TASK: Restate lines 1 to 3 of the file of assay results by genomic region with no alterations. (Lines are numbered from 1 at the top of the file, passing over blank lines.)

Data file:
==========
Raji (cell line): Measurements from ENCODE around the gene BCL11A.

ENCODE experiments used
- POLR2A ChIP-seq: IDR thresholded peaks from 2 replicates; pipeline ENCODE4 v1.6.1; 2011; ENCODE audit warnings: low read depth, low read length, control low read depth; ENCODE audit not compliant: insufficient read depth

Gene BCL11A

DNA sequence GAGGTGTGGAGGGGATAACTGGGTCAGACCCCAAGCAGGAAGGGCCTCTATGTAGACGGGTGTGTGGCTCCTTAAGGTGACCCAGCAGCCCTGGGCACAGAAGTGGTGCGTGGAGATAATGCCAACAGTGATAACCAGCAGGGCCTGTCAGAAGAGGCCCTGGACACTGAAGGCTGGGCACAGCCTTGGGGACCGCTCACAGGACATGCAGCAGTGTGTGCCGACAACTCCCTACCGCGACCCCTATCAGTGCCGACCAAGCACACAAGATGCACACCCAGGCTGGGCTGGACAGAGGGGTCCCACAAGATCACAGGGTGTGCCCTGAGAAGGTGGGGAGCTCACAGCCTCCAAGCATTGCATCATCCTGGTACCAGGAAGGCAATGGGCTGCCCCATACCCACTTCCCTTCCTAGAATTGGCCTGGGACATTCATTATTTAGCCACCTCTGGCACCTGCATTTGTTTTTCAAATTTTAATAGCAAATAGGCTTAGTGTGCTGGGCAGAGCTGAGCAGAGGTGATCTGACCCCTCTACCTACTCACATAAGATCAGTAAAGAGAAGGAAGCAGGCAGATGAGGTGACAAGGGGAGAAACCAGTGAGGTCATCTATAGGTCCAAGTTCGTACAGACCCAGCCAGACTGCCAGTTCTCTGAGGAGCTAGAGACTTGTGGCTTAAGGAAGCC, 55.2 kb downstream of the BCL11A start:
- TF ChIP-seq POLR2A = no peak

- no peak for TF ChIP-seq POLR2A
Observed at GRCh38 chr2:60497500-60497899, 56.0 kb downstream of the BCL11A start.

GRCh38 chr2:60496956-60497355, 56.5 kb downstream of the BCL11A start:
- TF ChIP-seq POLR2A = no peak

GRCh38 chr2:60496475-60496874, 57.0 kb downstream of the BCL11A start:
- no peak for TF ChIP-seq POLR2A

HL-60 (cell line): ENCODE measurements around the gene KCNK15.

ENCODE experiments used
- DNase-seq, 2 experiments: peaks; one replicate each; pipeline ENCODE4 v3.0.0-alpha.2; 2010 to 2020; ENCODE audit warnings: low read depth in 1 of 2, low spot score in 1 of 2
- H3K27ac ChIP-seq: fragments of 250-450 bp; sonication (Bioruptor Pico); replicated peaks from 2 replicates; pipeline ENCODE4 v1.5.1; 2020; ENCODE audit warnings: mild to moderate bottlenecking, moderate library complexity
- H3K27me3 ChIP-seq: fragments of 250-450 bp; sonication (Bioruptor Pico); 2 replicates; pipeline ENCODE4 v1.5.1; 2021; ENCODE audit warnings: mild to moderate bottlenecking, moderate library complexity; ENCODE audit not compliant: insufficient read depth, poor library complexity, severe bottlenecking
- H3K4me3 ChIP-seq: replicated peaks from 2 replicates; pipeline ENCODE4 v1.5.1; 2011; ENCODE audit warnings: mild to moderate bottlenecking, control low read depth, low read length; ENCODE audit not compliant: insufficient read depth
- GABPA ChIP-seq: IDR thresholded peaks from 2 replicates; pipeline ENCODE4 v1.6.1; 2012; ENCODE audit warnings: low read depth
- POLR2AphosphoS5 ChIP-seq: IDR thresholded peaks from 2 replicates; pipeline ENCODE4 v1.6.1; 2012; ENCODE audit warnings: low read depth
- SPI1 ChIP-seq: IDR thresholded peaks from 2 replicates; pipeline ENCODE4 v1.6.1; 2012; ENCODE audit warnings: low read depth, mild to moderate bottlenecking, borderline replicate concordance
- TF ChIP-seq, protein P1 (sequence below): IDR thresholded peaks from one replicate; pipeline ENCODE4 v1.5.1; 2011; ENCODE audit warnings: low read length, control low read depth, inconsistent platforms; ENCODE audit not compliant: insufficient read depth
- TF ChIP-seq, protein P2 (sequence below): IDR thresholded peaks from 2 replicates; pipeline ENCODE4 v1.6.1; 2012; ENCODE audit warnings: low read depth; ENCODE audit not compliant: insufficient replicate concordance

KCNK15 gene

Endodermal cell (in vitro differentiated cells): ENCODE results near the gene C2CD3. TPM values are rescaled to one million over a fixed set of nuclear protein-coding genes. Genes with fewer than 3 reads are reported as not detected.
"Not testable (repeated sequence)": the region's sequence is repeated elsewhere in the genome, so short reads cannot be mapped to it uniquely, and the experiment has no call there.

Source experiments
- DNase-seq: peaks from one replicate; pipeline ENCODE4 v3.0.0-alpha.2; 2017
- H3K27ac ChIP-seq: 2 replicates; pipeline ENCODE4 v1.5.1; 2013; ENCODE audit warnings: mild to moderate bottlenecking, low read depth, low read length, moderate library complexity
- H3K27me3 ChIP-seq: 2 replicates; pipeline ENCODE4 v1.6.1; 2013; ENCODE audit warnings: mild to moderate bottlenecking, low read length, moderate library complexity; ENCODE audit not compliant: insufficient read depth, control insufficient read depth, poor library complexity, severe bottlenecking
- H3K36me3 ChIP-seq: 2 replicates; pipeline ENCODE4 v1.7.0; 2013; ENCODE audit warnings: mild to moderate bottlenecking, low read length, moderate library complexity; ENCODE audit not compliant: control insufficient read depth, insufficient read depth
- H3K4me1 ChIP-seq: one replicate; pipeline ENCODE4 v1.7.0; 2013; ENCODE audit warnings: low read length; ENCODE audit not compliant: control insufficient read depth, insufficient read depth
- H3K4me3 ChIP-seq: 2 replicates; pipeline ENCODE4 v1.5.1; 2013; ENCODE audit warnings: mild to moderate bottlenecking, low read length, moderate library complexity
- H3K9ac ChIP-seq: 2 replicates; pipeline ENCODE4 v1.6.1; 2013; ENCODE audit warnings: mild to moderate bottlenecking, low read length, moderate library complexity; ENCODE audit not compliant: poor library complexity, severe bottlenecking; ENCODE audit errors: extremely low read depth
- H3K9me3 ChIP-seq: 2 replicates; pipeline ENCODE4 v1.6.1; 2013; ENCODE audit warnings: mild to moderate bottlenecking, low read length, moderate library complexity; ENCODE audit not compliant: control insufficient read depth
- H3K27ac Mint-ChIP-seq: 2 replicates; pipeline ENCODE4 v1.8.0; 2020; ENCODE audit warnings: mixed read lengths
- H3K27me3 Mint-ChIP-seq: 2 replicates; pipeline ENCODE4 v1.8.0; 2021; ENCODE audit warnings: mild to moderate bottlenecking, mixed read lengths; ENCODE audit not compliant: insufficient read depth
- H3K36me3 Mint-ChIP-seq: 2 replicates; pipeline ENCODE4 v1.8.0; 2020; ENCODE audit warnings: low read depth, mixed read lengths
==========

Raji (cell line): Measurements from ENCODE around the gene BCL11A.

ENCODE experiments used
- POLR2A ChIP-seq: IDR thresholded peaks from 2 replicates; pipeline ENCODE4 v1.6.1; 2011; ENCODE audit warnings: low read depth, low read length, control low read depth; ENCODE audit not compliant: insufficient read depth